Once the preparation courses had been completed, the two Marencos, father and son, were posted on a special mission in Brazzaville, where they were to reconnoitre German activities in Spanish possessions in Equatorial Guinea. They were ordered to make contact with Basques in the colony, with a view to gathering intelligence and drawing up a list of allied sympathisers, who might be useful to their purposes. No direct military action was to be embarked upon unless Spain entered the war. However, it took the officers a considerable time to reach Brazzaville and upon their arrival, they scarcely had time to carry out their mission before the battalion was disbanded in 1942 and they were obliged to return.

When Marenco left for Africa, he was replaced at the head of the Battalion by Lieutenant Commander Arce. In January 1942 the first company was formed under the command of Lieutenant Piñeiroa. On 14 February, Captain Moret reviewed the troops and presented the volunteers with the new battalion insignia. The first insignia used had been a small Basque flag (or Ikurriña) worn on the left-hand side of the chest. The definitive version reproduced a white cross on a red background over the oak tree of Gernika, combining the colours of the Basque flag, edged by the chains of Navarre. This time it was to be worn on the right-hand side of the chest, in the place habitually occupied by the Cross of Lorraine in the FNFL uniform.


However, British opposition meant that the Battalion's days were numbered. Officially, the Third Battalion of Naval Fusiliers was no more than a training unit of the FNFL. It was some months before the Foreign Officelearnt that it was actually a Basque unit. When it did, it prevented the Recruitment Committee from travelling to the Americas or telegraphing orders there. At a meeting with Lizaso on 6 January, De Gaulle himself informed him of the objections being raised by the British.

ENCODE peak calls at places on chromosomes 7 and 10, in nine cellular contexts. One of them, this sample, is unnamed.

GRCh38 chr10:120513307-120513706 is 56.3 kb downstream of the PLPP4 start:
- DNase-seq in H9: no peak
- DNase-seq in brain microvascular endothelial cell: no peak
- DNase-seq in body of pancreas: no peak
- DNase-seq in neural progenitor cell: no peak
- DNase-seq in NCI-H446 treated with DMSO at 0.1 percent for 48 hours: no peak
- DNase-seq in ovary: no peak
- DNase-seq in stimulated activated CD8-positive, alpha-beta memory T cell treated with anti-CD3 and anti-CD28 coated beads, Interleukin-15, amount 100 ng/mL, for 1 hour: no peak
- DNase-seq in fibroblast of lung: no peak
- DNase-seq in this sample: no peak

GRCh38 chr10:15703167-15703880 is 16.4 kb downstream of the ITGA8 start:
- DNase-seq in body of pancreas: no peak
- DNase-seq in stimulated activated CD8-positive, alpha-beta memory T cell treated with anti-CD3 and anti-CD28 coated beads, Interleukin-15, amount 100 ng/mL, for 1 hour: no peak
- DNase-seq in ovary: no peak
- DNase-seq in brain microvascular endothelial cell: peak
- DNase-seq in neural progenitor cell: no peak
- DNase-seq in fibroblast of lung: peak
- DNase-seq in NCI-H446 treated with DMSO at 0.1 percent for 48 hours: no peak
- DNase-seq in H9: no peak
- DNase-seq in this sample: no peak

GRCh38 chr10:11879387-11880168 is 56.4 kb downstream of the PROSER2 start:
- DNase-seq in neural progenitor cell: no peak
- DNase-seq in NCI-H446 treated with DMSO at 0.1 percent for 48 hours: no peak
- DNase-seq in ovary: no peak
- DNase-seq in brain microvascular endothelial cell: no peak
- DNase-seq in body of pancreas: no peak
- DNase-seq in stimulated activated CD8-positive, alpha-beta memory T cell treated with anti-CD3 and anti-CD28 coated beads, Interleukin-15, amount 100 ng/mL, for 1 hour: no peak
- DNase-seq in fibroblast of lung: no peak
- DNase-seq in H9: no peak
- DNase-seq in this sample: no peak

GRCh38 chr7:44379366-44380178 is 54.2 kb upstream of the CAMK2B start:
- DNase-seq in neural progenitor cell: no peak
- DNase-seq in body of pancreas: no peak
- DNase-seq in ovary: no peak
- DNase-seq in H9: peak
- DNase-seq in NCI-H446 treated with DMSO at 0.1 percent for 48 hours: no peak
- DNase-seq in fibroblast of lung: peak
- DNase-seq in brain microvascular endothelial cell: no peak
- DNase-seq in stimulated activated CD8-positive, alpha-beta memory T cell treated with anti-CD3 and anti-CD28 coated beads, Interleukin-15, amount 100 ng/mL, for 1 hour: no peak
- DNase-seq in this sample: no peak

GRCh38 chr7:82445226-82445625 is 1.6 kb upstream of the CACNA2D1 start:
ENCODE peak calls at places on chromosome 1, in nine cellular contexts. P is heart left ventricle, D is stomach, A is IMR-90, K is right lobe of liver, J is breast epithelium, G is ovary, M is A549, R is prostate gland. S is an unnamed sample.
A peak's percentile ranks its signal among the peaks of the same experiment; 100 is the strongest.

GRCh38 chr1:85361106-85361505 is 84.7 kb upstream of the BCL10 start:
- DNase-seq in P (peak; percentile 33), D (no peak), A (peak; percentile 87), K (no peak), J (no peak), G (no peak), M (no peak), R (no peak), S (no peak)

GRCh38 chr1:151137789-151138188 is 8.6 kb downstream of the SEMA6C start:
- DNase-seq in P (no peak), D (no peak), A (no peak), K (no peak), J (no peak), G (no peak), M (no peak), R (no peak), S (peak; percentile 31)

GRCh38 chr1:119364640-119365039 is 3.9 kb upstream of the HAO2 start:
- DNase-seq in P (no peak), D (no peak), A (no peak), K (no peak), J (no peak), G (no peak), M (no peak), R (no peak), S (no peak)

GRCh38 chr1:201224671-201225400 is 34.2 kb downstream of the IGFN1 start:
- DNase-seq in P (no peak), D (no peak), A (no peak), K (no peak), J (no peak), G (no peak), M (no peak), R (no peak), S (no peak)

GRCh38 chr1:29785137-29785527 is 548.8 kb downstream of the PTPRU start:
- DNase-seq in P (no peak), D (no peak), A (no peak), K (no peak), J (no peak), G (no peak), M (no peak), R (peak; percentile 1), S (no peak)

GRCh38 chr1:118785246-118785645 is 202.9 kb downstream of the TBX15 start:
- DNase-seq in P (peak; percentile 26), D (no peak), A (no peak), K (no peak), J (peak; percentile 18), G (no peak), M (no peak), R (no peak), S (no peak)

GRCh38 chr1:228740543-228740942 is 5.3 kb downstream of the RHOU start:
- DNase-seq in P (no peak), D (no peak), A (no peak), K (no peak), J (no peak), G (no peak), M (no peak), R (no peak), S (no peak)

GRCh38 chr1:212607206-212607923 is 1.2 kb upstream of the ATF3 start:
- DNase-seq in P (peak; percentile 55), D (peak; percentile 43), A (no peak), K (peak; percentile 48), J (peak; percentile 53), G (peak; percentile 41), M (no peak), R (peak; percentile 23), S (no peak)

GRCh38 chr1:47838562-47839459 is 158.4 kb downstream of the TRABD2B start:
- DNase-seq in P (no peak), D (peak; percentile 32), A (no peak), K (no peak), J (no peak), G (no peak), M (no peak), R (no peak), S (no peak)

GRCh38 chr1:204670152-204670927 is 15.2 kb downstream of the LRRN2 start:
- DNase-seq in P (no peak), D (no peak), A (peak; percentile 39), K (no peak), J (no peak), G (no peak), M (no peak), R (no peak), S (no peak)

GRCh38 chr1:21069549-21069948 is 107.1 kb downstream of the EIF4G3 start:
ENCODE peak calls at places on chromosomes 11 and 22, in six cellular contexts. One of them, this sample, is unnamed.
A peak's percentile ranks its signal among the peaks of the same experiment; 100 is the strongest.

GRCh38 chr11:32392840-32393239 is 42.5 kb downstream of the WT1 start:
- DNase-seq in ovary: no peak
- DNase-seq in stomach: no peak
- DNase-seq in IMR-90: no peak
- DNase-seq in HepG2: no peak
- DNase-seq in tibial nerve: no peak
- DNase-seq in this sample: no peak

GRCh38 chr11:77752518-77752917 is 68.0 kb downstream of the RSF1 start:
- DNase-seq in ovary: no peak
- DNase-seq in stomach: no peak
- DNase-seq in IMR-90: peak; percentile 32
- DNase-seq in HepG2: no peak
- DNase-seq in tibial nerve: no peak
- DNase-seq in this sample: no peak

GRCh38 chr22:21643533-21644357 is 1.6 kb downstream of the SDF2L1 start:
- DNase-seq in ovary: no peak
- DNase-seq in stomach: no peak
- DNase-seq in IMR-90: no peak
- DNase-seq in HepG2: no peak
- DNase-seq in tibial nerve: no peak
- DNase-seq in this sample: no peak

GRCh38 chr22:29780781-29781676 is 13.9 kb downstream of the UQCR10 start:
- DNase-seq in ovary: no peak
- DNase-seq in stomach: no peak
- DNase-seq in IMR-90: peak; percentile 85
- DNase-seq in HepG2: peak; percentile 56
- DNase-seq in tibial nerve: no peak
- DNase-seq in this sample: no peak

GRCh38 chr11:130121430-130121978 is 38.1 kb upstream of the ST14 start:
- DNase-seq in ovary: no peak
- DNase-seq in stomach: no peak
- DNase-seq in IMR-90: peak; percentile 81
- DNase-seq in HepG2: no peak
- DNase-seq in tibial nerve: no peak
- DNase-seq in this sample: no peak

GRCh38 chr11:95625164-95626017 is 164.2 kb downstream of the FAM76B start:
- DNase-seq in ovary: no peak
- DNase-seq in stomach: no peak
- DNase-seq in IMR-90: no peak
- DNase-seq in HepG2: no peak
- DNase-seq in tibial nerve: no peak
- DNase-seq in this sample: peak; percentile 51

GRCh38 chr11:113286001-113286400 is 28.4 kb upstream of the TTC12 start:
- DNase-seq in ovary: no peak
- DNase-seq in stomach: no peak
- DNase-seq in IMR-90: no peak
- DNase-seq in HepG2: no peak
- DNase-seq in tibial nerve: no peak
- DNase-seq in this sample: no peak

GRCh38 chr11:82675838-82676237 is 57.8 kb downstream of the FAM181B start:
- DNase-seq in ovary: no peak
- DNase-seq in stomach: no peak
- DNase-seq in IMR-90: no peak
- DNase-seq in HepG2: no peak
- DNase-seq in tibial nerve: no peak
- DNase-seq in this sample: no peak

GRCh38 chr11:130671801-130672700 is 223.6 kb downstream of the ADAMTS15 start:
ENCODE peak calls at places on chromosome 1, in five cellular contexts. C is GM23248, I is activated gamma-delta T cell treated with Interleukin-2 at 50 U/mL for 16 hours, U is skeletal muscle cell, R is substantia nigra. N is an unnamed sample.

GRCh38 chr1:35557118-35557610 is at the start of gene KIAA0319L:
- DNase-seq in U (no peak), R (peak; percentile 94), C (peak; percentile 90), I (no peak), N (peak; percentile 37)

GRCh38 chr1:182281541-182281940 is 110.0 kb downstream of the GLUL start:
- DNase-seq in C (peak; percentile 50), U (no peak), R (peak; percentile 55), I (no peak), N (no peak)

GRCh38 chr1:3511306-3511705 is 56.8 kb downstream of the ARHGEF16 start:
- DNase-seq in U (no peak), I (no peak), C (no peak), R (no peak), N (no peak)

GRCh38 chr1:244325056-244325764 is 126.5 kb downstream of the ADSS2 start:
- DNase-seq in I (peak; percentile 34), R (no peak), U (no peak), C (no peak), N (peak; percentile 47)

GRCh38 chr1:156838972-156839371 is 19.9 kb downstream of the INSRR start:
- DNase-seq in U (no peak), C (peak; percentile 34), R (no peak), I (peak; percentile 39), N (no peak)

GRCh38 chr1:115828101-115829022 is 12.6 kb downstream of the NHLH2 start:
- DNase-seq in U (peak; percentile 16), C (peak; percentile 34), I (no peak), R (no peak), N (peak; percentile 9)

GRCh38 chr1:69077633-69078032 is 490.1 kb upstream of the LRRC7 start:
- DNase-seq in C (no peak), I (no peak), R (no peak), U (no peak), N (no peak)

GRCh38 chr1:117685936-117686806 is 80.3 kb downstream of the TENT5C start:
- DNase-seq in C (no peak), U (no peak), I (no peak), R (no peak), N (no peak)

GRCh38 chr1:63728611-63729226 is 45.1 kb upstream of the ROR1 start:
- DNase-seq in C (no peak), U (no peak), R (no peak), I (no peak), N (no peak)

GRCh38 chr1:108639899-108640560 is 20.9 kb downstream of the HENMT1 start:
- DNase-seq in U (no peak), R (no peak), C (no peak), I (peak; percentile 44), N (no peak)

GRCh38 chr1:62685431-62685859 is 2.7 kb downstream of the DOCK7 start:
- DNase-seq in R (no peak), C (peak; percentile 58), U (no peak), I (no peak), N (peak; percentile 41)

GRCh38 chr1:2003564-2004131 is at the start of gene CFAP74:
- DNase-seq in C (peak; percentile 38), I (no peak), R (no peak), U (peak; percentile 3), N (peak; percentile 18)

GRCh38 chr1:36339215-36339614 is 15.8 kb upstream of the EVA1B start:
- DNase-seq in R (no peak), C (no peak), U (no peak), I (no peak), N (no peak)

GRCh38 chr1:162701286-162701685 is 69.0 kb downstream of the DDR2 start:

However elements within the FLF were also opposed to the project. De Gaulle's general staff was composed of right-wing officers, who saw these Spanish-speaking troops as a dangerously subversive element and did everything in their power to hinder recruitment. Several South American volunteers who had asked to enlist in the Battalion were incorporated into a French detachment that left for Africa, without having received any reply to their applications. The net result of all these obstacles was that the unit’s numbers never exceeded 80 men.

Desfile de la 1ª compañía del 3er. BFM en Camberley (14-2-42). Al frente marcha el alférez de navío José Mª de Ballabriga y al costado el alférez de navío Antonio González.

Another development within Free France Forces also had a major impact on the battalion’s fate. Differences between De Gaulle and Muselier had been ongoing since 1940 and on 4 March, 1942 De Gaulle finally relieved Muselier of control of the FNFL, replacing him with Rear-Admiral Auboyneau. This caused serious tension within the FNFL, with strikes, protests and resignations among the officers. Auboyneau finally assumed control on 20 April and on 15 May Muselier notified De Gaulle that his collaboration with him had ended.

Muselier had been the Basque Batallion’s leading champion among the French forces. On 23 May, Admiral Auboyneau ordered disbandment of the Third Battalion of Naval Fusiliers. This decision had been taken by the French National Committee in light of "the position adopted by the British government which sees inconveniences in allowing a significant force of non-French nationals to be formed in its territory under a French flag, and invokes, in opposition to the very principle of recruitment currently underway, the Churchill-De Gaulle agreements". Volunteers were offered three alternatives: they could join the French Foreign Legion, the French Levante Battalion of Naval Fusiliers or demobilise.

The volunteers left their decision in the hands of Lehendakari Aguirre, who had again assumed charge of the Basque Government. He gave them freedom to act as they saw fit: most officers and some soldiers decided to remain in the Free French Forces, while the rest opted for demobilisation. Before the disbandment, General De Gaulle presided over a solemn parade of the Piñeiroa company at the end of which he addressed them, saying: "I have had to order disbandment of the unit against my own will. It has been made necessary by reasons of a diplomatic nature. I am not in my own country. Had we been in France, no such order would ever have been given". In a private conversation he also said that the Duke of Alba, Franco's ambassador in London, had lodged a complaint with the Foreign Officeand this was the reason why the Basque unit had had to be disbanded.

Following the liberation of France in 1944, the British government notified both the French government and the Basque delegation that as far as it was concerned, both the suspension of implementation and the secrecy of the Franco-Basque agreement were lifted. This move had no practical effect since the situation that had given rise to the Pact had changed substantially. The path originally opened by the Third Battalion of Naval Fusiliers was then taken up by the Gernika Battalion.